Lose Fat by Eating More


Disclaimer: If all you do is read the title and do what it says, you’ll be in for disappointment. Also, what I write here is not as applicable to people with extreme fat loss goals, e.g. bodybuilders or other physique competitors, at least not towards the end of their preparation. The last vestiges of body fat behave differently to the rest.

For most people, when they feel like they’re getting too soft (or heavy), they’ll instinctively cut food out of their diet. The most common culprits are carbs – especially sugary foods – and fats – often in chocolate or pizza. If you regularly overeat these foods, it’s hard to make the case that you wouldn’t benefit by removing them. But if you don’t tend to binge on “bad” foods, there is a more effective way: eat more.

Energy Balance

It’s common knowledge that how heavy you are basically depends on two things: how much energy you take in, and how much you expend. It’s only not a direct relationship because the calorie densities of different tissues – e.g. fat compared to muscle – are different.

Calorie expenditure is made up of three components:

  1. BMR – basal metabolic rate, the energy required to keep your body warm and alive while lying down
  2. TEF – thermic effect of feeding, the energy required to run the processes that extract nutrients from food
  3. AT – activity thermogenesis*, all the energy you expend in moving around, whether for the sake of exercise or during daily activities

*Incidentally, I don’t like this term, because although most of the energy you expend while being active is lost as heat, some of it goes into mechanical work, like moving your body around and lifting things.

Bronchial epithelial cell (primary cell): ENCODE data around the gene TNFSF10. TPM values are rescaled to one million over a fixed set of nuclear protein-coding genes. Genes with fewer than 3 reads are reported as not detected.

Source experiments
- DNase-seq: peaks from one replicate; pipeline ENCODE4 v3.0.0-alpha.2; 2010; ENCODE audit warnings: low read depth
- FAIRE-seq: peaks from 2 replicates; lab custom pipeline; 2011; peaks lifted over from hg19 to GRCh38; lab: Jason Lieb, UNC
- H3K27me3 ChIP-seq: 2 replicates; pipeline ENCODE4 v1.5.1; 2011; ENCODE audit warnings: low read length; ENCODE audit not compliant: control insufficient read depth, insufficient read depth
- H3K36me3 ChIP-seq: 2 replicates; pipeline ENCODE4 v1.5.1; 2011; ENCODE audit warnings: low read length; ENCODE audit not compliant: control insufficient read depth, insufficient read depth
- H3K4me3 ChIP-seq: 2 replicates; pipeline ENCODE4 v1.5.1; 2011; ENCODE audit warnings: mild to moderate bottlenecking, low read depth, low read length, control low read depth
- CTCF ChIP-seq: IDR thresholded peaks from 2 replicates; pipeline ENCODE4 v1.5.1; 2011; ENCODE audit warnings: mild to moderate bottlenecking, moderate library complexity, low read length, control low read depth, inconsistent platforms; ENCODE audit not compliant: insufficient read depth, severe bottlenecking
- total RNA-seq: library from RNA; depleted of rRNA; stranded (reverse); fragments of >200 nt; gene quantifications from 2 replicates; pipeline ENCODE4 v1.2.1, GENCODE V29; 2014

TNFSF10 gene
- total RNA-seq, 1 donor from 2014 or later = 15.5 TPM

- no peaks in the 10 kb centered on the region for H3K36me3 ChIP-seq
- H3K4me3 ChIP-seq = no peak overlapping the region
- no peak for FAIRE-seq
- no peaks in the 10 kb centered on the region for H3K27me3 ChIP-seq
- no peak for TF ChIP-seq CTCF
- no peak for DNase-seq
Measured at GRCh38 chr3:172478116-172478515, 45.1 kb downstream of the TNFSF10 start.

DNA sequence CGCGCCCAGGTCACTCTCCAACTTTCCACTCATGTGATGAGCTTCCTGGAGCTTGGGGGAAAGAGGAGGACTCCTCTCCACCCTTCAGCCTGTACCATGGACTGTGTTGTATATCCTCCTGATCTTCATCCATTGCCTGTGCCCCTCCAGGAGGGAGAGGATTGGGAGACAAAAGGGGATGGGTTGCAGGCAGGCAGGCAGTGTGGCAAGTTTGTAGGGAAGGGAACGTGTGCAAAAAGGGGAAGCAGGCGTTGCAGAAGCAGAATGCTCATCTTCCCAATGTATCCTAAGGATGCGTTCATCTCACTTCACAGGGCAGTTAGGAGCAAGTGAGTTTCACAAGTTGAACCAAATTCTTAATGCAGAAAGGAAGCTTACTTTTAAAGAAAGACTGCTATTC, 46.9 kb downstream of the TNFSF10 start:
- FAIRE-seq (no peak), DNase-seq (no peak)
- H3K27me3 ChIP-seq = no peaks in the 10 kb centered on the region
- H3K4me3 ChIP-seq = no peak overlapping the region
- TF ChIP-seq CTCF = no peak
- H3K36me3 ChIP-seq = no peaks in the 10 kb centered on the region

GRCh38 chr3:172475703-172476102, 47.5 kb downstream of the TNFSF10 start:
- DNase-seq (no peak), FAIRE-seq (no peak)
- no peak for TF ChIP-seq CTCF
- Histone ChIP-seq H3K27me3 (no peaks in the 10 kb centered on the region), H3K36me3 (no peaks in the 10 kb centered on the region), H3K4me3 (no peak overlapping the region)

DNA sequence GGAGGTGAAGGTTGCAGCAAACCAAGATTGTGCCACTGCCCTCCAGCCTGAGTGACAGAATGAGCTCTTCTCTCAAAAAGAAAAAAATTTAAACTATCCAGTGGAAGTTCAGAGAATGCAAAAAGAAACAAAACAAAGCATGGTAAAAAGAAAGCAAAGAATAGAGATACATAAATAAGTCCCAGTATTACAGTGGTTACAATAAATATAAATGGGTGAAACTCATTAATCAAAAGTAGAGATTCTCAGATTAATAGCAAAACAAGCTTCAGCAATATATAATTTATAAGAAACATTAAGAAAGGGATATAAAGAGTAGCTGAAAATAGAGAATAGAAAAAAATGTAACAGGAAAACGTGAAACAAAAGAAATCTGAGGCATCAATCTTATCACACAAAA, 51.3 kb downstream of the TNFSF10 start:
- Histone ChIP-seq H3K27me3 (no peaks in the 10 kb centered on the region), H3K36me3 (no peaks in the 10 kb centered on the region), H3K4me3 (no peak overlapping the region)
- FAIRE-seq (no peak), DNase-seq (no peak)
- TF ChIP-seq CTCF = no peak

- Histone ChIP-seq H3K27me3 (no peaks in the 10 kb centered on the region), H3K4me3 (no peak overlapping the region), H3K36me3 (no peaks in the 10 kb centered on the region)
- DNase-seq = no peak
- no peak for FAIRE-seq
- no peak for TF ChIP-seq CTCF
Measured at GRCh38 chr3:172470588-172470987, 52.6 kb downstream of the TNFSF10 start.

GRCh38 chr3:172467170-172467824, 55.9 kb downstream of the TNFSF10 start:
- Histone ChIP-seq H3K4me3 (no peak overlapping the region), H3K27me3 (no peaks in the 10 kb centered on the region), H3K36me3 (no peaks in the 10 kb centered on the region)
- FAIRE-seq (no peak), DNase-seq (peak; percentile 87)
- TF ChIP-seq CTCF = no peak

You might have read the term NEAT, which stands for nonexercise activity thermogenesis. This is – probably correctly – praised as the most effective measure for managing obesity. In other words, getting fat people to take the stairs rather than the lift is more effective than trying to get them to go to the gym. “Activity” refers to all the moving you do; “exercise” is activity you do on purpose for the sake of being active.

A common misconception is that by exercising a lot you can increase your BMR. This is not true, although gaining significant amounts of muscle will increase BMR, as well as the energy cost of all activity. Another common myth, which is particularly annoying, is that some people have “fast” metabolisms and can eat anything they want without gaining weight. These people are often quite skinny. If they weighed their food they would discover the reason they are skinny: they don’t eat as much as they think. If anything, the people with the fastest metabolisms are the very heavy – the ones complaining that they have slow metabolisms. BMR scales strongly with body mass, though it is higher in the very muscular than the very fat, because muscle is more expensive to maintain.

As an aside – another implication of this is the myth of the “hardgainer”, i.e. someone who can’t seem to eat enough to gain muscle mass. I’ll address this in a later article because it deserves more attention.